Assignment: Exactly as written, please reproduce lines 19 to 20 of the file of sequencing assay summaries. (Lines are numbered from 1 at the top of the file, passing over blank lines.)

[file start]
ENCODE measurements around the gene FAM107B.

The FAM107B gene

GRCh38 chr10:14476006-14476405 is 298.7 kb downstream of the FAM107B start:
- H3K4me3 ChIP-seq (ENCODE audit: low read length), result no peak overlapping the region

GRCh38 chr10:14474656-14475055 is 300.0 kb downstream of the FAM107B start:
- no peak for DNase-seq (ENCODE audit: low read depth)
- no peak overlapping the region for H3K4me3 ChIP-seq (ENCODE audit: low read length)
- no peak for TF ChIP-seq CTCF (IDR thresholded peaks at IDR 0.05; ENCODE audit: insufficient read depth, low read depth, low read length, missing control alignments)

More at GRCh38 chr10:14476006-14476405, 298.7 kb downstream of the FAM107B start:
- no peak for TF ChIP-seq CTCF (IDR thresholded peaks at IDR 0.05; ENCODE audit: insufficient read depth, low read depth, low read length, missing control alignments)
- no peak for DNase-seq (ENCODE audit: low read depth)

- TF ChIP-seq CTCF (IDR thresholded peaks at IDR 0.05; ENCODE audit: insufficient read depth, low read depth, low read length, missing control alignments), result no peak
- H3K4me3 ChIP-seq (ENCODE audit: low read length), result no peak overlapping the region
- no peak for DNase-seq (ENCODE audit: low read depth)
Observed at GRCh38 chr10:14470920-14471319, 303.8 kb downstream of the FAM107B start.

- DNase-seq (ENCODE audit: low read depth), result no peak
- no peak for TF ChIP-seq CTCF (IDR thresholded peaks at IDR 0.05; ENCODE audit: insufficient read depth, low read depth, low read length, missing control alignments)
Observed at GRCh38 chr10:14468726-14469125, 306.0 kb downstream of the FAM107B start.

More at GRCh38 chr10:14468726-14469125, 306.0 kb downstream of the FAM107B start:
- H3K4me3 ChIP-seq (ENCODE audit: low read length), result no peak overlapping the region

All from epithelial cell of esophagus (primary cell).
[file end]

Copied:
More at GRCh38 chr10:14468726-14469125, 306.0 kb downstream of the FAM107B start:
- H3K4me3 ChIP-seq (ENCODE audit: low read length), result no peak overlapping the region